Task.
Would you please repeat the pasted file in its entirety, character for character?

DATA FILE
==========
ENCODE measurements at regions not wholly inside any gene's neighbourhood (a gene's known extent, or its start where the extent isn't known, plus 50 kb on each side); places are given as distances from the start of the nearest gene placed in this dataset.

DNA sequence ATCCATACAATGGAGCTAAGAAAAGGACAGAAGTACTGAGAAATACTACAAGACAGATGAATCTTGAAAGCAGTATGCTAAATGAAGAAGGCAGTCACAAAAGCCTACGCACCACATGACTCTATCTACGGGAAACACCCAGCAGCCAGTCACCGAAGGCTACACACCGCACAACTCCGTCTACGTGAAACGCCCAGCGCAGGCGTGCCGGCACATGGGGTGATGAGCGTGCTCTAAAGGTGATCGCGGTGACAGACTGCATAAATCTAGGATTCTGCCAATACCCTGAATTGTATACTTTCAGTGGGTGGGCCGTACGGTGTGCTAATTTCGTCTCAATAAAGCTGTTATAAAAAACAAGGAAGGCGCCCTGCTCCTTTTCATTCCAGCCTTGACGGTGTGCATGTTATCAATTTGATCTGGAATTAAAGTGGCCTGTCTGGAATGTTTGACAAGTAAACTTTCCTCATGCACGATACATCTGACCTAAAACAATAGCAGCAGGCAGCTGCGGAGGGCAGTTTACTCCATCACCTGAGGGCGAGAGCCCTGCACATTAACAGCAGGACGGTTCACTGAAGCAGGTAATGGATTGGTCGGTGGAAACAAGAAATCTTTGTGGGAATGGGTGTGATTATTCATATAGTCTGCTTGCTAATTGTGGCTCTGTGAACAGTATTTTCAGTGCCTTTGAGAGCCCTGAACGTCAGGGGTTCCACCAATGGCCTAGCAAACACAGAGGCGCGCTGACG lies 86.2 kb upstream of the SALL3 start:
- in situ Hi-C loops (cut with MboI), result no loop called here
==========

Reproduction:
ENCODE measurements at regions not wholly inside any gene's neighbourhood (a gene's known extent, or its start where the extent isn't known, plus 50 kb on each side); places are given as distances from the start of the nearest gene placed in this dataset.

DNA sequence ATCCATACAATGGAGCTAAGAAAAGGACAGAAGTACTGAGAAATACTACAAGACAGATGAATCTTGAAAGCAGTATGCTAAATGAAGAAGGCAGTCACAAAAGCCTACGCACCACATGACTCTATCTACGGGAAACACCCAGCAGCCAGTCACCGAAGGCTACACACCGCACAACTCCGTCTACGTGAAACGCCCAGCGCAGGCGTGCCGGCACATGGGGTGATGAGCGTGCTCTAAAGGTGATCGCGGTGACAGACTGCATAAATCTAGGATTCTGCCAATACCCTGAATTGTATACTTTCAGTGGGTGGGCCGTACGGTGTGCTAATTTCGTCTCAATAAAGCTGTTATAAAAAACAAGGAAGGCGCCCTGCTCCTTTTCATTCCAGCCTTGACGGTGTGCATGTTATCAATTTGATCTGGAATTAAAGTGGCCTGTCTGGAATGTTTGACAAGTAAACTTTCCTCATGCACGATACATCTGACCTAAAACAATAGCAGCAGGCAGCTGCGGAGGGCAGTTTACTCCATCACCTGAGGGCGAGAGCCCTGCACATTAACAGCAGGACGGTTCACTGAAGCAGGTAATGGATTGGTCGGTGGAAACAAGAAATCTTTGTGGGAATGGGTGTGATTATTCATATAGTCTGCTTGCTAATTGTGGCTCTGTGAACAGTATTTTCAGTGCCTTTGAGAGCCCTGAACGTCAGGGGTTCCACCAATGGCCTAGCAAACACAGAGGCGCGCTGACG lies 86.2 kb upstream of the SALL3 start:
- in situ Hi-C loops (cut with MboI), result no loop called here